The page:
Born in 1893, Rowena Cade was considered an unusual British woman. Living on the southern tip of England, near Lands End, Cade, along with friends and family staged open air performances of A Midsummer Night’s Dream. After two successful summers, the players decided to perform The Tempest. Cade, in a decision that would shape her life, offered the rocky outcrop next to her garden, with the dramatic backdrop of the Atlantic Ocean, as the perfect home for the tragedy. Following a write-up in The Times of the play, Cade wanted to make it a permanent theater house.
Despite being in an impractical location, Cade was determined. Along with two other builders, she hauled granite and timber up from the beach below and down through her garden to build up this open air playhouse. Sadly, their work was ravaged during World War II. Cade, determined, simply rebuilt the structure after the war.
The theater, sadly, could not balance its books on the sales of summer tickets alone. In 1976, Cade gave the Minack Theatre to a Charitable Trust, which continues to manage the operations. The Trust has also opened a year-round visitor’s center.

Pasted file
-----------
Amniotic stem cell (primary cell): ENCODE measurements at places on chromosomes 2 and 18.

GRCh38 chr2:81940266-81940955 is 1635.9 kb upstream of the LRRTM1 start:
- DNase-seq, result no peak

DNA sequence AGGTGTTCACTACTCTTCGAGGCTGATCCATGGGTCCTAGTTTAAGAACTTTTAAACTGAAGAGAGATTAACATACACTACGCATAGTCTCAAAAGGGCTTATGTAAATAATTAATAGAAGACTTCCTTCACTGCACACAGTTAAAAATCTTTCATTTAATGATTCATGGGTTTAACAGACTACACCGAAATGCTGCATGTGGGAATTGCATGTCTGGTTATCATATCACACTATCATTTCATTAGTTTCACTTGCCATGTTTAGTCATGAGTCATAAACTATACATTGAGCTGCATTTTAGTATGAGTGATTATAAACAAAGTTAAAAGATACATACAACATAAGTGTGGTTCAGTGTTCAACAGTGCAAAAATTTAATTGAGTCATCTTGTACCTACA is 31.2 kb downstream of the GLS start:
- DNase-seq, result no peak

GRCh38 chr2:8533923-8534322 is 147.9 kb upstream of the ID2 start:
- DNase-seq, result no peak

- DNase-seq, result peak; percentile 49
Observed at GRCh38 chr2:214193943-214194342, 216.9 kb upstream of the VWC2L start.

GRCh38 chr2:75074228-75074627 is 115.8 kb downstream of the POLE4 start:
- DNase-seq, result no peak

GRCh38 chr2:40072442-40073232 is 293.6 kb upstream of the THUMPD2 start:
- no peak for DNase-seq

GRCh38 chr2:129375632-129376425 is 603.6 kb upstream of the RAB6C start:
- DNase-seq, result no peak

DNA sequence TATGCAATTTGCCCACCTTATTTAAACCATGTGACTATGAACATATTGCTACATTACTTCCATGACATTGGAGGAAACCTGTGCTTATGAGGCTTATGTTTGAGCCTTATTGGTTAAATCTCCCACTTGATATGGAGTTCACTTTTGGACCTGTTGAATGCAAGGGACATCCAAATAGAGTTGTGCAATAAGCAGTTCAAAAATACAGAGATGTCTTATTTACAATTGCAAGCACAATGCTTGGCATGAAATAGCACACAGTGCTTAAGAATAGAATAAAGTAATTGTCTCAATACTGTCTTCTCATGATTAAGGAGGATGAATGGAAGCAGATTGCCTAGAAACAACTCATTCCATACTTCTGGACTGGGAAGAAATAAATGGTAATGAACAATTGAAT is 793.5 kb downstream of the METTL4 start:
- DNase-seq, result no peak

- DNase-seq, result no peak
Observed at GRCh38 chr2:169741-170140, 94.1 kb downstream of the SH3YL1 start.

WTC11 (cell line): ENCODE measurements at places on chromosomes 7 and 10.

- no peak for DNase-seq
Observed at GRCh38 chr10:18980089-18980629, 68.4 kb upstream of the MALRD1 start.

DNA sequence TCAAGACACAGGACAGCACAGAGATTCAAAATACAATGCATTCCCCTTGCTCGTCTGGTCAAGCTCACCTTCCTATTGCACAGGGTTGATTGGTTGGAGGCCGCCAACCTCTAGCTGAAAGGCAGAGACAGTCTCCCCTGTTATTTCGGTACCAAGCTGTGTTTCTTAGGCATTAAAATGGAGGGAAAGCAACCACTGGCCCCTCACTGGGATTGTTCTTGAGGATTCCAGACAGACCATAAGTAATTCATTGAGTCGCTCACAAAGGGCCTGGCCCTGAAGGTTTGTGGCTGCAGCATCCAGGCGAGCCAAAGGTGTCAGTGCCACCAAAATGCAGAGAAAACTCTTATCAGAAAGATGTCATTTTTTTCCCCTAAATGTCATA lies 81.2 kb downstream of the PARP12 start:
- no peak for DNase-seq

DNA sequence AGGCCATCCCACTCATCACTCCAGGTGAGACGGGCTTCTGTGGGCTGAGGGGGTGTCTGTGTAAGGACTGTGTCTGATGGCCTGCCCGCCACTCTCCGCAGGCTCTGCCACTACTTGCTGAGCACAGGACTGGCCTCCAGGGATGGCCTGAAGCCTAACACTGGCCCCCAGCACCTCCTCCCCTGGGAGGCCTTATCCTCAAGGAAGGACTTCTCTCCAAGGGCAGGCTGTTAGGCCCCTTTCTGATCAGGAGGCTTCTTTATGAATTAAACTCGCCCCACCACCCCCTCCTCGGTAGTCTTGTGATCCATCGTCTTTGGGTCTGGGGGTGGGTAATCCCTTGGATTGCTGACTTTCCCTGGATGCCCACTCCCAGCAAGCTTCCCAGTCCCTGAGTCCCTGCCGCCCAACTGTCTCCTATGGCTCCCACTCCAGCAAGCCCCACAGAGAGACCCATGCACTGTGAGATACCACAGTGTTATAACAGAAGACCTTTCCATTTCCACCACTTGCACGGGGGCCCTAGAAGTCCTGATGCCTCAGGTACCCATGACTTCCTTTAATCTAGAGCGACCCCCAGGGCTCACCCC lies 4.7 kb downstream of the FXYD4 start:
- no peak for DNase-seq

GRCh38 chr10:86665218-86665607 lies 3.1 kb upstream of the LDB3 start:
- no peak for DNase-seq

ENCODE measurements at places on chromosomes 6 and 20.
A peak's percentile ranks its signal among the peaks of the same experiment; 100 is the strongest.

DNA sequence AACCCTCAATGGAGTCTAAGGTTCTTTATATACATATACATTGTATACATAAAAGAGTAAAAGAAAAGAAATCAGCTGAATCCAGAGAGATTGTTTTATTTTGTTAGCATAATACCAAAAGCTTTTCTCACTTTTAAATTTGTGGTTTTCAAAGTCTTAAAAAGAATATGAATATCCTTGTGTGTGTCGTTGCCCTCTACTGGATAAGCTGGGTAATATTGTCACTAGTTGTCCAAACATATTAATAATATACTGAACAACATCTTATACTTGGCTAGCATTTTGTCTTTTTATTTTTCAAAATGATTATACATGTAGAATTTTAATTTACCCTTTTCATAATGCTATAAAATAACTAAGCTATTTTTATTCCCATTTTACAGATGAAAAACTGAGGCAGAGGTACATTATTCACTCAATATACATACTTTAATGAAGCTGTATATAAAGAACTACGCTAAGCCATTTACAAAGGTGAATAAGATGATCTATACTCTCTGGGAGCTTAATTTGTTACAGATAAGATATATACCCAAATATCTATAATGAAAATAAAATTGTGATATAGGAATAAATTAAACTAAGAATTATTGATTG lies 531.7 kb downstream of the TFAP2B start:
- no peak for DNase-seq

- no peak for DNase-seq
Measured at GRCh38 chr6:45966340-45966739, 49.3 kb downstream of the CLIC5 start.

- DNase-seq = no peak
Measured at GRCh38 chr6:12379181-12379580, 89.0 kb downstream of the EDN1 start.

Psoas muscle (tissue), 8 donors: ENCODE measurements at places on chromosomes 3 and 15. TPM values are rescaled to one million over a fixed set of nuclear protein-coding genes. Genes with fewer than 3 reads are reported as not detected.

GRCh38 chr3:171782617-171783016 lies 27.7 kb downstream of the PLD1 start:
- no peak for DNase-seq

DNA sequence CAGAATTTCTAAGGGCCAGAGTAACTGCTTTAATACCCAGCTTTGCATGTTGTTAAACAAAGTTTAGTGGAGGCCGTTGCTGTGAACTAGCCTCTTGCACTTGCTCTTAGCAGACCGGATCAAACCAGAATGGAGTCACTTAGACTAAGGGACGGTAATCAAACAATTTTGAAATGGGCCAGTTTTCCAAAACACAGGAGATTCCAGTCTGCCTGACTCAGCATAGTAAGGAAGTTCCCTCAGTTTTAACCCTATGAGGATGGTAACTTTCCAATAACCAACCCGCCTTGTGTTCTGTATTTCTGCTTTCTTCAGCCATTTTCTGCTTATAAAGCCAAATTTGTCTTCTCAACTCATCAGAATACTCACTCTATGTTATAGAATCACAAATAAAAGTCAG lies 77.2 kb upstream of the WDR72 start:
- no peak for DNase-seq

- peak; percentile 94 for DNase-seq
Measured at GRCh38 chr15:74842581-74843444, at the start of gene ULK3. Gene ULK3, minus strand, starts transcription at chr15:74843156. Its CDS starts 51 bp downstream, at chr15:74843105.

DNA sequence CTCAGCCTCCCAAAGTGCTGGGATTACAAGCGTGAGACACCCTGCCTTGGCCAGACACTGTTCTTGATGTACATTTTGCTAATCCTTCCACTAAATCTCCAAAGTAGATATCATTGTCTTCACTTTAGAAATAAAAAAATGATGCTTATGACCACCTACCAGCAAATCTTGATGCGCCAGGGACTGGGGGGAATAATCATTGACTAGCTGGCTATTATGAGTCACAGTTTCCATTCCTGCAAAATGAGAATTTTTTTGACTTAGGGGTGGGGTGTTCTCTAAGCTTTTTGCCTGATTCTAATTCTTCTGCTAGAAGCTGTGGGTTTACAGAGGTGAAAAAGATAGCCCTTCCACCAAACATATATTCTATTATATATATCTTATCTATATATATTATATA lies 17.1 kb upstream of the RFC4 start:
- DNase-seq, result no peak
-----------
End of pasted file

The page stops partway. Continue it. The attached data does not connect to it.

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London Science Weekend: Medicine and Science in the Press
Join New York Times Journeys and Atlas Obscura for three days of scientific learning, special access and exploration in London. Accompanied by Times journalists and scientific experts, meet people contributing to the history of medicine and scientific journalism. This two-track program includes panels, exclusive visits and access to some of the best scientific minds available to concentrate on science reporting or medical history.